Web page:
He also authored one book and edited six in mineral processing/extractive metallurgy, including the textbook Principles of Mineral Processing, one of the top selling books published by the Society for Mining, Metallurgy, and Exploration (SME). He played a leading role in planning the commemoration of the 100th anniversary of the establishment of the froth flotation process: a symposium was held in Australia in 2005 and a commemorative volume was published by SME in 2007.
This volume, entitled Froth Flotation: A Century of Innovation and edited by Maurice C. Fuerstenau, Graeme Jameson, and Roe-Hoan Yoon, includes the historical aspects of flotation, flotation fundamentals, flotation chemistry, flotation cells, modeling and simulation, and plant practice. Dr. Fuerstenau took it upon himself to obtain pertinent papers and personally edited each one.
This comprehensive volume should have a long and useful life as a reference for scientists and engineers in mineral engineering. The significance and quality of his wide-ranging research were recognized with a number of awards and honors. He was recipient of the Arthur F. Taggart Award and the Antoine M. Gaudin Award of SME, the Robert H. Richards Award of AIME, and the Frank F. Aplan Award of the United Engineering Foundation.
Dr. Fuerstenau had an excellent rapport with the mineral industry, particularly after moving to Nevada where gold mining is extensive. As a consultant, he advised numerous companies in their efforts to improve gold extraction techniques and the flotation of gold-bearing pyrite in complex ores. He was particularly effective in utilizing his fundamental knowledge to solve the kinds of complex problems encountered in his consulting, and as a result was widely respected by other engineers and executives for his successes.
His professional society activities were mainly with SME and AIME. He served as SME president in 1982 and on the board of directors of both of these organizations. Under his leadership as president of SME, the Society launched a major effort to expand its scope in the international area. The first long-range planning study undertaken by SME was initiated under his leadership and resulted in a number of new directions and innovations.
An example of his interest in fostering SME programs was his conception and implementation in 1976 of the Antoine M. Gaudin Award (NAE Founding Member) for scientific or engineering contributions that further the understanding of the technology of mineral processing. We would like to point out that Dr. Fuerstenau spent considerable effort in shepherding nominations of deserving engineers for recognition with various awards, such as the Gaudin Award and others.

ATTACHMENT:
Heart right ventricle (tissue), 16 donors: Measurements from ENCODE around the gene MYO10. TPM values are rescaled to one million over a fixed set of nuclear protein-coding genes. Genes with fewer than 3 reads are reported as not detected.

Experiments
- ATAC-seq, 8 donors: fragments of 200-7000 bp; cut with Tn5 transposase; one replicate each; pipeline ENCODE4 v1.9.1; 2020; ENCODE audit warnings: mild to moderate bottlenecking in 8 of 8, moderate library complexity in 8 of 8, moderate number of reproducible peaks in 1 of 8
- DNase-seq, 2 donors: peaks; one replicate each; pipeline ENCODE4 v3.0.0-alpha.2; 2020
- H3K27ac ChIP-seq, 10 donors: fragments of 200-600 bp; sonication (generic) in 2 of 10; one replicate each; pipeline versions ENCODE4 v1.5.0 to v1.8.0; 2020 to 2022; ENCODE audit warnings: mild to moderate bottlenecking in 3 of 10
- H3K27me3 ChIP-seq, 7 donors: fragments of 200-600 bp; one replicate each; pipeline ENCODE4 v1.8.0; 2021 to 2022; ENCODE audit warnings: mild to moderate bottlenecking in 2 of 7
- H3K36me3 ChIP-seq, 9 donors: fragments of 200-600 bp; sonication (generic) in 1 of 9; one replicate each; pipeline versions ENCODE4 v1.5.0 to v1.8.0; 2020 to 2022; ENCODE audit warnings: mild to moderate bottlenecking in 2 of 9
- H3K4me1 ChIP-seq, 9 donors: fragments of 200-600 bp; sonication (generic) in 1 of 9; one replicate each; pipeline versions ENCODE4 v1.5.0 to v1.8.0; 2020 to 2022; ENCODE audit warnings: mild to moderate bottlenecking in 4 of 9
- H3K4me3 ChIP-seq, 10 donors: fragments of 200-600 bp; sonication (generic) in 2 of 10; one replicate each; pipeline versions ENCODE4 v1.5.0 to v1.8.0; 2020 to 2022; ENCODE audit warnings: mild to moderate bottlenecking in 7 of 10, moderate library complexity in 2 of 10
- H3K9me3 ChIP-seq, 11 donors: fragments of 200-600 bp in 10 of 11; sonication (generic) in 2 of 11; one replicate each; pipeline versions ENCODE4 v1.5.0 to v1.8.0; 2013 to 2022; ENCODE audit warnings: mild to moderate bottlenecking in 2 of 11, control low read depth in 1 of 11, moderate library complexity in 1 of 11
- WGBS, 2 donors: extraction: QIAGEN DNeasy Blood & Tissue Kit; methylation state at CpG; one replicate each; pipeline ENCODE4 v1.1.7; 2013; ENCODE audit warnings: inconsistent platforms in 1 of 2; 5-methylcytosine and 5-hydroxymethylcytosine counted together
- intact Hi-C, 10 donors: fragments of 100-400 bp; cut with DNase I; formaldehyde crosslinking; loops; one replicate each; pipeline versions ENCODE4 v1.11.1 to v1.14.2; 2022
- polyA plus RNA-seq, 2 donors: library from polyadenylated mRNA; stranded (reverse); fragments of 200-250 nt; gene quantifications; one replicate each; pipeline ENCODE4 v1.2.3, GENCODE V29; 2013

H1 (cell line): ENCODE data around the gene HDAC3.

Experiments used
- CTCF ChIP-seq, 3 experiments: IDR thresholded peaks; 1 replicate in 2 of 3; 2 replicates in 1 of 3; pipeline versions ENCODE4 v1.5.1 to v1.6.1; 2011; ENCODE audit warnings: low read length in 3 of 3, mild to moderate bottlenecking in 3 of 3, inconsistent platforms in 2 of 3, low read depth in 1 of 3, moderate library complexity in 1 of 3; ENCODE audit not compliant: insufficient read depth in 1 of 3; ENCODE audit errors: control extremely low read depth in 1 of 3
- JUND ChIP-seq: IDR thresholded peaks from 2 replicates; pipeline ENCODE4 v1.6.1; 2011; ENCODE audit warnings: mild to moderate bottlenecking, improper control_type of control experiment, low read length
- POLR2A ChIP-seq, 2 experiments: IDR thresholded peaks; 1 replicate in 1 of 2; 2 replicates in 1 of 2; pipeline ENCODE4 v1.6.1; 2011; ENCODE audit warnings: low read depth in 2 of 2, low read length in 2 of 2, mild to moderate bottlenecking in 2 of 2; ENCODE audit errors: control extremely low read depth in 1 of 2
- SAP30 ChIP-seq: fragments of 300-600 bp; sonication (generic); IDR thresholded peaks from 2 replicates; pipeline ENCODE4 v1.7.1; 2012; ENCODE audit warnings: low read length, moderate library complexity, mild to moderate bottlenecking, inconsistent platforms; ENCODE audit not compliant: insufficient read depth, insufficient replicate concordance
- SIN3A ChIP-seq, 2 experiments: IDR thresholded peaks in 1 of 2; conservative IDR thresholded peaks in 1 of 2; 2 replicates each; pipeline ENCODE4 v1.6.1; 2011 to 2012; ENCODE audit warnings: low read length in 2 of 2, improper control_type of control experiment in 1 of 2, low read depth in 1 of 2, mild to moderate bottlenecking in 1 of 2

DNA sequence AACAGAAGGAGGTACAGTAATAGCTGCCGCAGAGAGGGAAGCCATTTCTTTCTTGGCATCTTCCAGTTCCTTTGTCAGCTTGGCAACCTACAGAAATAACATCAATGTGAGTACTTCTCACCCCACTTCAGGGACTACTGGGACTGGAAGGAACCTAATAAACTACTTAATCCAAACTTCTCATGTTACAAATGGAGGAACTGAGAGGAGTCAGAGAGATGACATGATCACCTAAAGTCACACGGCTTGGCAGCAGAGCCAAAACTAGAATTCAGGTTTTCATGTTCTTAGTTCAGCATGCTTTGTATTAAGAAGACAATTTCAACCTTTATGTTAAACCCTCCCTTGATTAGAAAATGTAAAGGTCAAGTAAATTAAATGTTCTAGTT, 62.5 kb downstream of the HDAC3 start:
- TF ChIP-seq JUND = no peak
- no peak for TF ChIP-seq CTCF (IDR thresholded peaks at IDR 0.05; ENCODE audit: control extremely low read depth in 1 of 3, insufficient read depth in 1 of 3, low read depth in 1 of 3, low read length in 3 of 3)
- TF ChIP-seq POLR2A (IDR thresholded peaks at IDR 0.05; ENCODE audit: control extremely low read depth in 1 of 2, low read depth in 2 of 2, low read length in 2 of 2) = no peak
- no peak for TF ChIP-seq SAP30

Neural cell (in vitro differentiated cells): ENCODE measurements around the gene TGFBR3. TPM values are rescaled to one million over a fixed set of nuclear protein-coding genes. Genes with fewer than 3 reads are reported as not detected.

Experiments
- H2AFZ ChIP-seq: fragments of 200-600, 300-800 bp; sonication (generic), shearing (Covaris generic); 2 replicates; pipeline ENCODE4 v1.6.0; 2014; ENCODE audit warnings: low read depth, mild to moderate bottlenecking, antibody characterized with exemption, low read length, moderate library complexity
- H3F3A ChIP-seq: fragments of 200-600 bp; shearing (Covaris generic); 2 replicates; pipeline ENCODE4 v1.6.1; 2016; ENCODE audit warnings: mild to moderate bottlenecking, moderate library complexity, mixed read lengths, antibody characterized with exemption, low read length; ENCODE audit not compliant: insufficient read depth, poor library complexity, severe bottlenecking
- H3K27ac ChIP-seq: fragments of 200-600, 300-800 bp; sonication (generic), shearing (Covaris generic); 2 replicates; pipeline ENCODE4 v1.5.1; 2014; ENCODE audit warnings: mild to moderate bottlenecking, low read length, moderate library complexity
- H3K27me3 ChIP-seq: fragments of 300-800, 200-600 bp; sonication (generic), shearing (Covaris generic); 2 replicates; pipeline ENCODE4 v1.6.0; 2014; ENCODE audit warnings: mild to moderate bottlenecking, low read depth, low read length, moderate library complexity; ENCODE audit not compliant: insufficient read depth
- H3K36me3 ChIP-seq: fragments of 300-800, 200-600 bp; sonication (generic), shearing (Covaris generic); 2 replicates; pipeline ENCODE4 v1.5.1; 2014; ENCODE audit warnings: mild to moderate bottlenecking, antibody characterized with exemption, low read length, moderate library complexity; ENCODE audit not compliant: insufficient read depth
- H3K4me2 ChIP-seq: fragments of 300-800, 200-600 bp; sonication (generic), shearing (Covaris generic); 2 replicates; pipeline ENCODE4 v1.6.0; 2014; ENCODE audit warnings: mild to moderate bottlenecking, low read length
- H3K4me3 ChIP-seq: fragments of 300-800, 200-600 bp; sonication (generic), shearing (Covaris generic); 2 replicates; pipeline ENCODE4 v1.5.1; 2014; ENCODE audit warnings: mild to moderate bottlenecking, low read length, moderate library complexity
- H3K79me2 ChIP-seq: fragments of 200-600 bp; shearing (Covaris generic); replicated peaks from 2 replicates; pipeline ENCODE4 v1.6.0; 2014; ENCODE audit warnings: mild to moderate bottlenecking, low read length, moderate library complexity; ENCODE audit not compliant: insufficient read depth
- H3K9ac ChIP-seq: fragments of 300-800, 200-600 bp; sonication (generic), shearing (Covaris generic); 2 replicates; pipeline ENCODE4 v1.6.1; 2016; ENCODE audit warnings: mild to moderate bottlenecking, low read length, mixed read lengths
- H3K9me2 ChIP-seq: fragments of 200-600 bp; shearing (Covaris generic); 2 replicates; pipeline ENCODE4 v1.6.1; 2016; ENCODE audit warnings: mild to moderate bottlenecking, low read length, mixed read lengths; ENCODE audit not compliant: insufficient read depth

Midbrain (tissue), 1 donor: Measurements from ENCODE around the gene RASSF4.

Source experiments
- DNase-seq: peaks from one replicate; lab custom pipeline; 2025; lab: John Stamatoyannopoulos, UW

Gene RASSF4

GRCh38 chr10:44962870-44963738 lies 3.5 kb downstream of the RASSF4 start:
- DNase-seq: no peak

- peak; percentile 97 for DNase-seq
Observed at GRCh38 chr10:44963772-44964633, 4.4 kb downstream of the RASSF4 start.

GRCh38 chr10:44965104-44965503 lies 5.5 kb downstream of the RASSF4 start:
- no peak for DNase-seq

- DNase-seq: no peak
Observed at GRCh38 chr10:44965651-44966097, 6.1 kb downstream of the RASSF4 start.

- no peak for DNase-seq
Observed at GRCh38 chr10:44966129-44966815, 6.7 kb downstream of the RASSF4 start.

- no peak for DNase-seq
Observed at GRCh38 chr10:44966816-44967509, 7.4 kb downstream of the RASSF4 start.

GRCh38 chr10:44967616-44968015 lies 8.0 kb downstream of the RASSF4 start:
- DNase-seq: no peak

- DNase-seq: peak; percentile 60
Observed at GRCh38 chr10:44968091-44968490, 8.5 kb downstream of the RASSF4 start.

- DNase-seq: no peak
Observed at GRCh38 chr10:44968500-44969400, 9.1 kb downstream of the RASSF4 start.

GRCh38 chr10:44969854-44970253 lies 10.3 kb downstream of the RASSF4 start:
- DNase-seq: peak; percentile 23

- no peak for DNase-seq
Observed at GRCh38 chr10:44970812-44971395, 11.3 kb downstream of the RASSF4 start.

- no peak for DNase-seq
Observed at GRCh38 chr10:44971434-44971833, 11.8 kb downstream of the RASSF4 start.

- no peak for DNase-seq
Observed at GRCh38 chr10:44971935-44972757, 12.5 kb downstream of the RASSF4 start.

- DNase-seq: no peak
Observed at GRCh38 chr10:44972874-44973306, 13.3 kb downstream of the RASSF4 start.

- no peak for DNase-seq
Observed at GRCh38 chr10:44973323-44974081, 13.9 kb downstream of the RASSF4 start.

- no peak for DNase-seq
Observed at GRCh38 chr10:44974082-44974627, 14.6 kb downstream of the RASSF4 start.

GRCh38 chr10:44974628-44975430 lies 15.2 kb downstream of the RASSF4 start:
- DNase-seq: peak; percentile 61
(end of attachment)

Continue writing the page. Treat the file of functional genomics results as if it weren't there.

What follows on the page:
Dr. Fuerstenau was chair or member of over two dozen committees in AIME and SME and their divisions, and also served on numerous advisory panels/committees and workshops for the National Academy of Sciences, the National Academy of Engineering, the National Research Council, and the National Science Foundation. Fellow committee members found it a pleasure to work with Maurie because of his pleasant personality, his respect for other viewpoints, and the many new ideas that he often put forward.
His overall impact on the mineral engineering profession was recognized by his election to the National Academy of Engineering and by his being named an honorary member of AIME. In 2006 he was inducted into the South Dakota Hall of Fame in the “professional” class. Dr. Fuerstenau always felt the need to give back to the institution that provided the foundation for his outstanding career.
He endowed the Maurice C. Fuerstenau Scholarship for students majoring in metallurgical engineering at the South Dakota School of Mines and Technology. He and his brother Douglas endowed the Erwin, Hazel, and Richard Fuerstenau Scholarship for students majoring in the minerals industry fields. Many students from South Dakota have benefited from these scholarships.
Dr. Fuerstenau was also active in his community. He gave generously to service in the community in Rapid City, and was especially active in youth basketball and softball, serving as organizer, coach, and umpire. He was also actively involved in the governance of St. Martin’s Academy in Rapid City, serving on the school’s board of governors for three years and as board president for two years.
With the need for a gymnasium at the school, he chaired the organizing committee to select a building design and establish financing. Maurie’s main avocation related to the outdoors. He was a fairly active golfer. Through most of his life he fished for trout, but in two of his last summers, he went to Alaska to a salmon fishing camp, about which he was really enthusiastic.
However, his overriding enthusiasm was for hunting. He liked to go deer hunting, but especially enjoyed hunting pheasants on the farms of his South Dakota cousins. He virtually never missed the opening weekend for pheasant hunting; and after moving to Nevada, he went back to South Dakota every year for the opening of the pheasant season. He had even made plans for October 2012.
Dr. Maurice C. Fuerstenau will be remembered as a consummate educator, world-renowned researcher, and dedicated professional and public servant. To those who knew and interacted with him, Maurie is remembered as a caring person who was considerate, patient, very kind, genuinely enthusiastic, and who had a delightful personality. He is greatly missed by his family, friends and many professional colleagues.
He is survived by his brother Douglas (Peggy) Fuerstenau; sister Jean Hadeen; children Gregg (Shelley Graves) Fuerstenau, Jeff (Therese) Fuerstenau, Beth (James) Schuster, and Anne (Mark) Maxwell; 13 grandchildren; and numerous nieces and nephews.